Trump’s tactics echo those of previous nativist-populist politicians, but his tweets also draw on the contemporary idioms of the alt-right. This is a loose movement, as the researchers Alice Marwick and Rebecca Lewis have written, best understood as “an amalgam of conspiracy theorists, techno-libertarians, white nationalists, Men’s Rights advocates, trolls, anti-feminists, anti-immigration activists, and bored young people” who express “a self-referential culture in which anti-Semitism, occult ties, and Nazi imagery can be explained either as entirely sincere or completely tongue-in-cheek.” Trump is no alt-right digital-news geek, yet his Twitter feed is similarly ambiguous. He seems to provoke his opponents for the pleasure of offending them, but when he is called to account he often claims that he was just joking. Sometimes he promotes conspiracy theories to insult personal nemeses, as he did last week when he tweeted baseless speculation about the MSNBC host Joe Scarborough’s connection to the “unsolved mystery” of an intern’s death.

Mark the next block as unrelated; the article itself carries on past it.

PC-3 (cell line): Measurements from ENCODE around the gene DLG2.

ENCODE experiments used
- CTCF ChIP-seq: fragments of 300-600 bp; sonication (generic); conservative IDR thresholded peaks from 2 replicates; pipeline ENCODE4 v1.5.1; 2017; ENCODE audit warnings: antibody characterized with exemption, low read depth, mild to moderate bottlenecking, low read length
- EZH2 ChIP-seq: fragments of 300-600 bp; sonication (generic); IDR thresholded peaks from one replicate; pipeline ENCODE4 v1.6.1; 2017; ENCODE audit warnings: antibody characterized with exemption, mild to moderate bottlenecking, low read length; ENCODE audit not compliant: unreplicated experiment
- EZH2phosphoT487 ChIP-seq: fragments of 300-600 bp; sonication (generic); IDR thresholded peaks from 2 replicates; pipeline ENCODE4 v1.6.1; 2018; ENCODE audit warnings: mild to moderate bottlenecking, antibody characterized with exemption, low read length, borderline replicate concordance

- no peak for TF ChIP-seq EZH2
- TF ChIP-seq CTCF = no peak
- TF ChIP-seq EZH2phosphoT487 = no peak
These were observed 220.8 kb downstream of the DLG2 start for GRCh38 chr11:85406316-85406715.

The President’s tweets slamming CNN, the Times, NBC News, and other media organizations can be comical and weird, but they do serious harm. Last week, a Libyan broadcaster cited one of Trump’s tweets about CNN in an attempt to discredit a report by the network on the persistence of slavery in that country. And, when the leader of a nation previously devoted to the promulgation of press freedom worldwide seeks so colorfully to delegitimize journalism, he inevitably gives cover to foreign despots who threaten reporters in order to protect their own power.